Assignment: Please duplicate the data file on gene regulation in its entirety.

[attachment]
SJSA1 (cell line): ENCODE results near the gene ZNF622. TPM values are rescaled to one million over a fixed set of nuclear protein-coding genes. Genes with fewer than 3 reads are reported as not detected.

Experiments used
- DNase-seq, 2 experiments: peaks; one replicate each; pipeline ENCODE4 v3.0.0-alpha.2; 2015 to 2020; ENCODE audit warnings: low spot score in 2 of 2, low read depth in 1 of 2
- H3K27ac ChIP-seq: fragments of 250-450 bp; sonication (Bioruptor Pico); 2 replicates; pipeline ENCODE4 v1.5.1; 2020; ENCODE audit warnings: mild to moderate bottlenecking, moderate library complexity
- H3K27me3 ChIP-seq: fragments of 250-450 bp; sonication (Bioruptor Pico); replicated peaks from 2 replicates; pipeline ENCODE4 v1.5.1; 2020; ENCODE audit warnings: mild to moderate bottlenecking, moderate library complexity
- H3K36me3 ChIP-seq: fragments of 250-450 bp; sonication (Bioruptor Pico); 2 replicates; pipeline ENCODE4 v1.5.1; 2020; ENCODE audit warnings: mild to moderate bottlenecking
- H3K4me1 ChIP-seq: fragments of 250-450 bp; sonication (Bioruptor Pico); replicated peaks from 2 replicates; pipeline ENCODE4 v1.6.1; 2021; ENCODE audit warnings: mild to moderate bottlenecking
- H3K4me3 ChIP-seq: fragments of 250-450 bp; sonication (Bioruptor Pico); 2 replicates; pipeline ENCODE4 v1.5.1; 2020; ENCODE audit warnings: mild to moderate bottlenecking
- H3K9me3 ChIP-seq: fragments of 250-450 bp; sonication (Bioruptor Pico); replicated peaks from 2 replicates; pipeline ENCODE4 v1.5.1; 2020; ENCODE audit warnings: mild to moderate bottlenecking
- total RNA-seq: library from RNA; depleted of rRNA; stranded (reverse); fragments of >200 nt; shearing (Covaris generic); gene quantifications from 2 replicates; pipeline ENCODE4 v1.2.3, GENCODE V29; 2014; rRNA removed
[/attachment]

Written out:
SJSA1 (cell line): ENCODE results near the gene ZNF622. TPM values are rescaled to one million over a fixed set of nuclear protein-coding genes. Genes with fewer than 3 reads are reported as not detected.

Experiments used
- DNase-seq, 2 experiments: peaks; one replicate each; pipeline ENCODE4 v3.0.0-alpha.2; 2015 to 2020; ENCODE audit warnings: low spot score in 2 of 2, low read depth in 1 of 2
- H3K27ac ChIP-seq: fragments of 250-450 bp; sonication (Bioruptor Pico); 2 replicates; pipeline ENCODE4 v1.5.1; 2020; ENCODE audit warnings: mild to moderate bottlenecking, moderate library complexity
- H3K27me3 ChIP-seq: fragments of 250-450 bp; sonication (Bioruptor Pico); replicated peaks from 2 replicates; pipeline ENCODE4 v1.5.1; 2020; ENCODE audit warnings: mild to moderate bottlenecking, moderate library complexity
- H3K36me3 ChIP-seq: fragments of 250-450 bp; sonication (Bioruptor Pico); 2 replicates; pipeline ENCODE4 v1.5.1; 2020; ENCODE audit warnings: mild to moderate bottlenecking
- H3K4me1 ChIP-seq: fragments of 250-450 bp; sonication (Bioruptor Pico); replicated peaks from 2 replicates; pipeline ENCODE4 v1.6.1; 2021; ENCODE audit warnings: mild to moderate bottlenecking
- H3K4me3 ChIP-seq: fragments of 250-450 bp; sonication (Bioruptor Pico); 2 replicates; pipeline ENCODE4 v1.5.1; 2020; ENCODE audit warnings: mild to moderate bottlenecking
- H3K9me3 ChIP-seq: fragments of 250-450 bp; sonication (Bioruptor Pico); replicated peaks from 2 replicates; pipeline ENCODE4 v1.5.1; 2020; ENCODE audit warnings: mild to moderate bottlenecking
- total RNA-seq: library from RNA; depleted of rRNA; stranded (reverse); fragments of >200 nt; shearing (Covaris generic); gene quantifications from 2 replicates; pipeline ENCODE4 v1.2.3, GENCODE V29; 2014; rRNA removed